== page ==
Turn on the tap, bring in good health
It’s simple logic. When something is scarce, you use whatever little of it that you may have, sparingly. So when access to water was a challenge in her village in Bihar’s Gaya district until about four years back, 60-year-old Muneshwari Devi and her family would use as little of it as possible for cleaning purposes—putting their health at risk. “We had to get water from the community hand-pump a little distance away from the house; at times, we would go to the well. It (water collection) was a difficult chore and we would use the same bucket of water for cooking, cleaning, bathing—there was no other choice,” she said. Hygiene had taken a backseat in the face of scarcity. It was a similar story in almost every other house in Zindapur. This explains why diseases, like gastrointestinal problems and skin-related ailments were common in the village until four years back. With piped water supply making inroads to every house thereafter, the scene started changing dramatically.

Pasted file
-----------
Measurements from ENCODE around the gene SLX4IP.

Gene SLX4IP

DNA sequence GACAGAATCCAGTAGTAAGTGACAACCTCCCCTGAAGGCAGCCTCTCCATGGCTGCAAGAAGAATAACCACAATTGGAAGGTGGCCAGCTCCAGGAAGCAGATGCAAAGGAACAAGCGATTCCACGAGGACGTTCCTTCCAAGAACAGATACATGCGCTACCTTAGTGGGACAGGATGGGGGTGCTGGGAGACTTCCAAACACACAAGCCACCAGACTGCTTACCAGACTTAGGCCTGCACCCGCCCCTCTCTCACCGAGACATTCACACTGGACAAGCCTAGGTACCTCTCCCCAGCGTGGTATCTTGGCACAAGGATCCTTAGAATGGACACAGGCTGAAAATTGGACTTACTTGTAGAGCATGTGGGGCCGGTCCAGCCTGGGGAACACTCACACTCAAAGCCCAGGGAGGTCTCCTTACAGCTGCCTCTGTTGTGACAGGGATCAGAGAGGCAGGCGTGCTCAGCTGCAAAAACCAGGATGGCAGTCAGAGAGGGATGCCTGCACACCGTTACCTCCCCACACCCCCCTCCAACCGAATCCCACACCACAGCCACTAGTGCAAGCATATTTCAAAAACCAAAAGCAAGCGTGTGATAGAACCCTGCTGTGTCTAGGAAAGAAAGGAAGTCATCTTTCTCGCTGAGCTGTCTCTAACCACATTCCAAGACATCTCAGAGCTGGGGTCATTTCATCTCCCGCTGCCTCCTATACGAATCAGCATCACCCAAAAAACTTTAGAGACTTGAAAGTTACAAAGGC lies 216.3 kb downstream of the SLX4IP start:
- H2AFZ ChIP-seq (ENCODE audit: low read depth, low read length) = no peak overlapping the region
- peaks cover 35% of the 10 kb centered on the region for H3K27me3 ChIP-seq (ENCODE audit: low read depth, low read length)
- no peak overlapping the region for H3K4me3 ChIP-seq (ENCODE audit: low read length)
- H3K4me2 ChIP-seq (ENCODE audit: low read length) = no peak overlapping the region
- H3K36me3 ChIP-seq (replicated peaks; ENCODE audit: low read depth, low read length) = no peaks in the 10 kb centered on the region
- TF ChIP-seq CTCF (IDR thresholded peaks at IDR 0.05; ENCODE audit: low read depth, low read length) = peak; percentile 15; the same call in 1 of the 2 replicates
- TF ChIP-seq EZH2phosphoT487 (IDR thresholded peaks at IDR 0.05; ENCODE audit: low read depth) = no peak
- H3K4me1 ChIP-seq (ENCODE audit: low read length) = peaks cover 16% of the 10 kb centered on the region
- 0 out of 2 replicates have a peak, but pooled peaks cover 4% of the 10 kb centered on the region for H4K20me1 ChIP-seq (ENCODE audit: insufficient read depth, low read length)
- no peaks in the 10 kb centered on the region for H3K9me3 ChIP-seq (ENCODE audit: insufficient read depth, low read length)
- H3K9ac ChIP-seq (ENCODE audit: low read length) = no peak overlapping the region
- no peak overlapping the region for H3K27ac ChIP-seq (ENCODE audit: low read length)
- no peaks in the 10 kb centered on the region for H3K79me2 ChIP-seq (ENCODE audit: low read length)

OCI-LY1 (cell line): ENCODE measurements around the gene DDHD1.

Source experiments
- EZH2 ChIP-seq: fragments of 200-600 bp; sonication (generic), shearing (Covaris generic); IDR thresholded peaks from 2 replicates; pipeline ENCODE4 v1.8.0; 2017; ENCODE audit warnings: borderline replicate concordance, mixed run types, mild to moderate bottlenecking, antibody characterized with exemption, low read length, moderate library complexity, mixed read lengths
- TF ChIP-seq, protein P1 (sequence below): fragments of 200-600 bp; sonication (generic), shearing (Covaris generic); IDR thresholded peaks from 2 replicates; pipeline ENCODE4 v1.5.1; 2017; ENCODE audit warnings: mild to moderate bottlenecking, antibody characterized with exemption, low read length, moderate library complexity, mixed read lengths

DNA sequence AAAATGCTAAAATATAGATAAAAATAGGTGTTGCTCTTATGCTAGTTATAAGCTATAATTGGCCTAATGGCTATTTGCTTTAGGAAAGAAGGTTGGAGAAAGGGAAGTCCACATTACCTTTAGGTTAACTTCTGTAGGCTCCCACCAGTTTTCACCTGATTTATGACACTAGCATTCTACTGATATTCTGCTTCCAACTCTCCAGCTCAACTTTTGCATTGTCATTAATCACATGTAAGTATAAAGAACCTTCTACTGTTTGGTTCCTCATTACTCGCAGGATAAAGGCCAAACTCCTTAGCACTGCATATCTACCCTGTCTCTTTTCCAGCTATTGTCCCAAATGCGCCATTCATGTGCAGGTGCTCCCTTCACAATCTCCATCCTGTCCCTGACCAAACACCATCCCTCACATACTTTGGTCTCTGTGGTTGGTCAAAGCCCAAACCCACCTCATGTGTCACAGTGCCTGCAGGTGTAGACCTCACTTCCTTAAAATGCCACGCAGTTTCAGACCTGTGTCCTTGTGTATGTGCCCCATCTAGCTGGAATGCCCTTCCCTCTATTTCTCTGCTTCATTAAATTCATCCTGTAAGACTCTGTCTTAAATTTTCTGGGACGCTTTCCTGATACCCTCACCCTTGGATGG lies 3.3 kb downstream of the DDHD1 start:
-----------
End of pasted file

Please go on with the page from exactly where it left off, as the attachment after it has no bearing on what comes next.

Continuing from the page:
When hygiene was a luxury
Poor hygiene is a major roadblock in the development process, and without ease of access to water, health suffers a major setback—particularly among children, the elderly, and those vulnerable.
Muneshwari Devi for instance had no qualms in saying that earlier, when they had to collect water from the hand-pump—or the well in summers, when the hand-pump would go dry—she and her family would use water “sparingly” for all their needs, including personal hygiene. Water collection, considered primarily a ‘woman’s job’, was a physically laborious task and so, despite suspecting that the frequent stomach upsets or skin rashes in the family could have something to do with water, they went on without any change in their schedule. “What choice did we have?” she said.
Welcoming a change
But now they do. Four years back, WaterAid India and its partner NGO, Pragati Gramin Vikas Sansthan (PGVS), zeroed down on Zindapur to install the mini piped water supply, through which water would reach every household. The community, most of who were daily wage earners, barely hesitated in agreeing to contribute 10 per cent of the costs (or Rs 1,000 per household). This, they knew, was the lease of life they were desperately waiting for. Standing proud near the tap of her house with her son, Lohan Paswan, Muneshwari Devi said that life has now changed for the family. The women no longer have to carry heavy pots of water on their heads and their hips every morning and evening and the family no longer has to compromise on their cleaning—be it washing their used utensils, or in personal hygiene. Health problems have also reduced.